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Commentary: Citizens United and the return of the 'copper kings'

Then as now, oligarchs were making their desires known.

A massive corporation controlled legislators and judges, and a commentator observed that "local folks now found themselves locked in the grip of a corporation controlled from Wall Street and insensitive to their concerns."

An expert testified before the U.S. Senate about "large sums of money that have been expended" on campaigns and how "many people have become so indifferent to voting."

A century ago, in the grand tradition of populist politics, Montana voters revolted against the "copper kings" and approved an initiative banning corporations from making "a contribution or an expenditure in connection with a candidate or a political committee that supports or opposes a candidate or a political party."

Montana's century-old restriction has become the focus of the latest battle over campaign finances. By a 5-2 vote, Montana's high court defied the U.S. Supreme Court and affirmed Montana's restrictive state campaign finance law.

The U.S. Supreme Court intervened in February, blocking the Montana decision from taking effect and citing the increasingly infamous Citizens United case, the 2010 ruling that brought federal politics back to the future by allowing unlimited corporate spending on independent campaigns in federal elections.

In the coming days or weeks, the high court is expected to revisit Citizens United, perhaps to summarily reverse the Montana court's decision, or, less likely, to grant review and revise the 2010 decision. We can hope.

Citizens United has upended federal elections, giving Republican candidates a significant money advantage. It will impact the presidential campaign and many congressional races.

Super PACs infused with corporate money almost certainly will be a factor in several California congressional campaigns, including Rep. Dan Lungren's race against Democratic challenger Ami Bera in Sacramento County, Rep. Jeff Denham's race against Democrat Jose Hernandez in the Modesto area, and perhaps Rep. John Garamendi's race against Republican Colusa County Supervisor Kim Vann in Yolo County and to the north.

Under Citizens United v. Federal Election Commission, unions and corporations can spend unlimited sums on independent campaigns. But billionaires and their corporate arms are dominating super PACs, and that's not likely to change.

The other day, Las Vegas casino mogul Sheldon Adelson erased lingering questions about which party has made the most of Citizens United by donating $10 million to the super PAC backing Mitt Romney, Restore Our Future. Counting Adelson, no fewer than 30 billionaires have donated to Restore Our Future, according to Forbes' latest count.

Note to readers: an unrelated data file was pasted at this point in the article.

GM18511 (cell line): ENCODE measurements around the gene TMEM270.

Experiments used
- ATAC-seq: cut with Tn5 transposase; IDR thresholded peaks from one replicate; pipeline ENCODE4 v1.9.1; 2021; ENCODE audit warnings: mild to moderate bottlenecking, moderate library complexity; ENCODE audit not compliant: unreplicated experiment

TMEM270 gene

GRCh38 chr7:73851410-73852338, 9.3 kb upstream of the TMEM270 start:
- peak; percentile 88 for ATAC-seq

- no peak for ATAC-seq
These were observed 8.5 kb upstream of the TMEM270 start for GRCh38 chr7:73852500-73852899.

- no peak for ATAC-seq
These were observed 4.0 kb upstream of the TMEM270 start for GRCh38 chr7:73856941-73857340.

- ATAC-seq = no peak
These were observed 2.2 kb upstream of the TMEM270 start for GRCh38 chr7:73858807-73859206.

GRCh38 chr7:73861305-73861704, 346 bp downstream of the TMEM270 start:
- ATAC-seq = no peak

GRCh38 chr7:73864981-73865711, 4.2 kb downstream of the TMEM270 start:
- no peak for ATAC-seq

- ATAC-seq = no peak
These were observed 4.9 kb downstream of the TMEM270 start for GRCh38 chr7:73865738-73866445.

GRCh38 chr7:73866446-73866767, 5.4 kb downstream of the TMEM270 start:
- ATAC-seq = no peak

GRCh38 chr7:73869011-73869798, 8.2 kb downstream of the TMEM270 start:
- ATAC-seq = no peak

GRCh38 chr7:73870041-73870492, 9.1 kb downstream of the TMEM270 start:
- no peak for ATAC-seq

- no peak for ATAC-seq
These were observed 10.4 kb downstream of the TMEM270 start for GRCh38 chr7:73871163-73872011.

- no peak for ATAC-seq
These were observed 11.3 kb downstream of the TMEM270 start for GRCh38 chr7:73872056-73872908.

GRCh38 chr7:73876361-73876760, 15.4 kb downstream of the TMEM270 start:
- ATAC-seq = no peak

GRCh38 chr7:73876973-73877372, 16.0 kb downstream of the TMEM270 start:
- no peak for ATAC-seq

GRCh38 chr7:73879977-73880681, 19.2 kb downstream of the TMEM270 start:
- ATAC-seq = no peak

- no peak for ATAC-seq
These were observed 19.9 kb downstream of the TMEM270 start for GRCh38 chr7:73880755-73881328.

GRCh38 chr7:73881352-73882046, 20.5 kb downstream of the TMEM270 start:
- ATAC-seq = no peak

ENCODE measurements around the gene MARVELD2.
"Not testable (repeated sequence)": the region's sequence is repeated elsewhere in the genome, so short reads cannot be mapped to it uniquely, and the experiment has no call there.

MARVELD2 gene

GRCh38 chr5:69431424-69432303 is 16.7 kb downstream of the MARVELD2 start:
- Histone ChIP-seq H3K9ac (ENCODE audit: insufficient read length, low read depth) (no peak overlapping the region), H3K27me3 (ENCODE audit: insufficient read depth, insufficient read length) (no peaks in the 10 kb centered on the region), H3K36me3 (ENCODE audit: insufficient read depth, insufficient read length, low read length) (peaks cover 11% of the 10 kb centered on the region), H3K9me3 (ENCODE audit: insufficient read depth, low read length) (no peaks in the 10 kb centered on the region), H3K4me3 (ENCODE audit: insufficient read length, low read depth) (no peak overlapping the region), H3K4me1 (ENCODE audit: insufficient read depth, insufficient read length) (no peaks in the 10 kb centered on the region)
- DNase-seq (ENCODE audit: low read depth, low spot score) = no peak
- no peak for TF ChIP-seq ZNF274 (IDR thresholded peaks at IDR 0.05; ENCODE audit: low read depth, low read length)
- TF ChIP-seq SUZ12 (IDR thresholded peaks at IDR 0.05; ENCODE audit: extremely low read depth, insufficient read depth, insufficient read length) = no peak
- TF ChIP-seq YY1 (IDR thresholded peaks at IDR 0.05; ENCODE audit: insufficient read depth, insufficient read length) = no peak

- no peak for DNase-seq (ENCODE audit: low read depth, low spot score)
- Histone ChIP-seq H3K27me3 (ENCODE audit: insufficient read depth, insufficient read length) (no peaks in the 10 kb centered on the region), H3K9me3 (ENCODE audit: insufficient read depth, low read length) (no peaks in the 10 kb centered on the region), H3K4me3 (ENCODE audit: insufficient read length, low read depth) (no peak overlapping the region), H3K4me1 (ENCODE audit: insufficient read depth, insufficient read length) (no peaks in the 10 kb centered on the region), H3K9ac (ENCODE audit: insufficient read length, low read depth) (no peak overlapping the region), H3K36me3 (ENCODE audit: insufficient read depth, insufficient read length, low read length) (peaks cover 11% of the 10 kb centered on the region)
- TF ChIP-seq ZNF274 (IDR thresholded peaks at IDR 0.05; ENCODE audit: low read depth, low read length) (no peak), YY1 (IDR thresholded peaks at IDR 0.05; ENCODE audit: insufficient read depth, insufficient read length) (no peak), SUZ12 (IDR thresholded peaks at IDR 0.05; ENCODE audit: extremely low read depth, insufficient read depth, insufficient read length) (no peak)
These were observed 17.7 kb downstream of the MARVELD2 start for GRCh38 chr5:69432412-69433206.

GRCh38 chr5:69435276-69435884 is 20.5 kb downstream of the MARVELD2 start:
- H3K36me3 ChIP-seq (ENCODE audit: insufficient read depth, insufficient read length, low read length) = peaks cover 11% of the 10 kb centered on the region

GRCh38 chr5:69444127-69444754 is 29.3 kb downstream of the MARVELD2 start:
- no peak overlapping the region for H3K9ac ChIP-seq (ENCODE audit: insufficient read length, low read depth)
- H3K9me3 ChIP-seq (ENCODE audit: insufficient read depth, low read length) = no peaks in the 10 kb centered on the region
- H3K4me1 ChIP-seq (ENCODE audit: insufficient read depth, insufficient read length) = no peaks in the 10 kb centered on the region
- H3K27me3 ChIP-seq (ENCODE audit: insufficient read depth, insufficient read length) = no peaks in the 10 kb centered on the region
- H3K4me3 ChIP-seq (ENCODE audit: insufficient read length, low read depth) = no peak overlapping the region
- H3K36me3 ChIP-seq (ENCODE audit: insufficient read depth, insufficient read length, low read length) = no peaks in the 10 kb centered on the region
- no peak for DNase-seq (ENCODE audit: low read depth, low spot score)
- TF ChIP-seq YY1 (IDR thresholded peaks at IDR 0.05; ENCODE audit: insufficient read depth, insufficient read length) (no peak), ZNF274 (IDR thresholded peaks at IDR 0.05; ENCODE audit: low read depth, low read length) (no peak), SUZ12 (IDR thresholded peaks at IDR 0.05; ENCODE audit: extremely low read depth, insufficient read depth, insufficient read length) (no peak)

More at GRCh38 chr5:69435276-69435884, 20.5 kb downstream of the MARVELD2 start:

Restore Our Future raised $55 million as of last month, a number that will jump when the political action committee files its new monthly report today. At least 33 donors have given the committee at least $500,000, including 16 who have given $1 million or more.

President Barack Obama has big money donors, too. But there aren't as many and they haven't dug as deeply. Priorities USA, which supports Obama's re-election, raised $10.5 million as of its last report. Hollywood billionaire Jeffrey Katzenberg is its largest donor, at $2 million.

The Service Employees International Union has given $1 million to Priorities. With other unions, the SEIU has given six-figure donations to other super PACs. But so far in 2012, labor isn't keeping pace with donors to Republican-oriented committees.

The size of the donations and the ease with which the super-rich can hide their donations recall the pre-Watergate era when big donors secretly delivered millions to Richard Nixon's re-election campaign. Or Montana a century ago.

A few months after the Citizens United ruling, a Montana group called Western Tradition Partnership sued to invalidate Montana's law in a case that now is known as American Tradition Partnership v. Bullock.

In its pitch to donors, Western Tradition made no bones about its purpose: "You can give whatever you're comfortable with and make as big of an impact as you wish. Finally, we're not required to report the name or the amount of any contribution that we receive. So, if you decide to support this program, no politician, no bureaucrat and no radical environmentalist will ever know you helped make this program possible."

Montana Attorney General Steve Bullock, a Democrat who is running for governor, sees the issue as one of states' rights. The largest donation Bullock can accept for his run for governor is $630. The average state Senate race costs $17,000, less than the cost of a run for Davis City Council. It works for Montana.

"I don't think what we need is more undisclosed corporate donations," Bullock told me by phone.

Bullock also knows the issue goes far beyond Montana.

Justice Ruth Bader Ginsburg issued a note when the Supreme Court stayed the Montana case, pointing out that the Citizens United ruling resulted in "huge sums currently deployed to buy candidates' allegiance."

She was referring to forces seeking to elect the next president and Congress. In an earlier day, she might have been writing about the copper kings of Montana.